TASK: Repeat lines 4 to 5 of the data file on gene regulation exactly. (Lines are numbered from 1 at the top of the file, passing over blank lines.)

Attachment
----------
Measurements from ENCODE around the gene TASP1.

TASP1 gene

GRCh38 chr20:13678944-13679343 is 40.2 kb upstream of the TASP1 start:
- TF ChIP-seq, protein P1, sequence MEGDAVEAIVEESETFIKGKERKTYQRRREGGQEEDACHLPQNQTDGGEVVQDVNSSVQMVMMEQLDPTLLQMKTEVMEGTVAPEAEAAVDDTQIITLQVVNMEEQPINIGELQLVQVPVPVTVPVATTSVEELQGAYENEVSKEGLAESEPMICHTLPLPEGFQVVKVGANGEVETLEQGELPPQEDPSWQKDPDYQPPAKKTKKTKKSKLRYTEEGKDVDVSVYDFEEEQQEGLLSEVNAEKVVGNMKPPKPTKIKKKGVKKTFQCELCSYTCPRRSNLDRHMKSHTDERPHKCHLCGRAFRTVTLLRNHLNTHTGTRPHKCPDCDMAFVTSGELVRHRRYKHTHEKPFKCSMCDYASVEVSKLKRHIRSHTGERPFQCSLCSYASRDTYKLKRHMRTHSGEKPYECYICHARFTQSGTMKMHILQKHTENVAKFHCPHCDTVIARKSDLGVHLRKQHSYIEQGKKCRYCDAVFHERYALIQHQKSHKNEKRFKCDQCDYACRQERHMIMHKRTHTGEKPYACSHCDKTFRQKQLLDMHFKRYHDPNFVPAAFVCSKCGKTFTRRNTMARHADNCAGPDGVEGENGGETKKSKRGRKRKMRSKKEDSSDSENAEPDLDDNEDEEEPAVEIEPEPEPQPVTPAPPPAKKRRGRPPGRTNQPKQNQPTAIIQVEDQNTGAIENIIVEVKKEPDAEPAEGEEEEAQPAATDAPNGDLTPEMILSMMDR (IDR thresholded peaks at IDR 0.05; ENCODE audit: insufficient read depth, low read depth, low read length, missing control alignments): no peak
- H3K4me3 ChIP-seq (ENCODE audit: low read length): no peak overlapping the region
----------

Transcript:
- TF ChIP-seq, protein P1, sequence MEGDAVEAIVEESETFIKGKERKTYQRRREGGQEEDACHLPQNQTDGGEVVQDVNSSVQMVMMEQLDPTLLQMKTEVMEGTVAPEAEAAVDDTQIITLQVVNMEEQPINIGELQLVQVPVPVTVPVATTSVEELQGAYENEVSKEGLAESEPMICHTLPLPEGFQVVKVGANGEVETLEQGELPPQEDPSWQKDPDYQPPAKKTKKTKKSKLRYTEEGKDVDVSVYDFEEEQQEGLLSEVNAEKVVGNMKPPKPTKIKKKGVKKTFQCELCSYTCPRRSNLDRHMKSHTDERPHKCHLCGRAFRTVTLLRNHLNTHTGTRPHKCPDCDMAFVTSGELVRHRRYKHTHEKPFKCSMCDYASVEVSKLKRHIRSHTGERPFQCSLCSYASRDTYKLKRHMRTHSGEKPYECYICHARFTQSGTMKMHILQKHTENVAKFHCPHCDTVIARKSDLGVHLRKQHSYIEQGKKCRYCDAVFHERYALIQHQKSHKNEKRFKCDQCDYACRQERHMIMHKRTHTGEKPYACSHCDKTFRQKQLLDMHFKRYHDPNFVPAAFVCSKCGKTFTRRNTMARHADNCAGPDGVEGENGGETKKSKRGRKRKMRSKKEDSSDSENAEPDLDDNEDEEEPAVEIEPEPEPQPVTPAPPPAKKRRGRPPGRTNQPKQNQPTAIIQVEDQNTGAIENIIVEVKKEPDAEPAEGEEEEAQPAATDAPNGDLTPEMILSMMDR (IDR thresholded peaks at IDR 0.05; ENCODE audit: insufficient read depth, low read depth, low read length, missing control alignments): no peak
- H3K4me3 ChIP-seq (ENCODE audit: low read length): no peak overlapping the region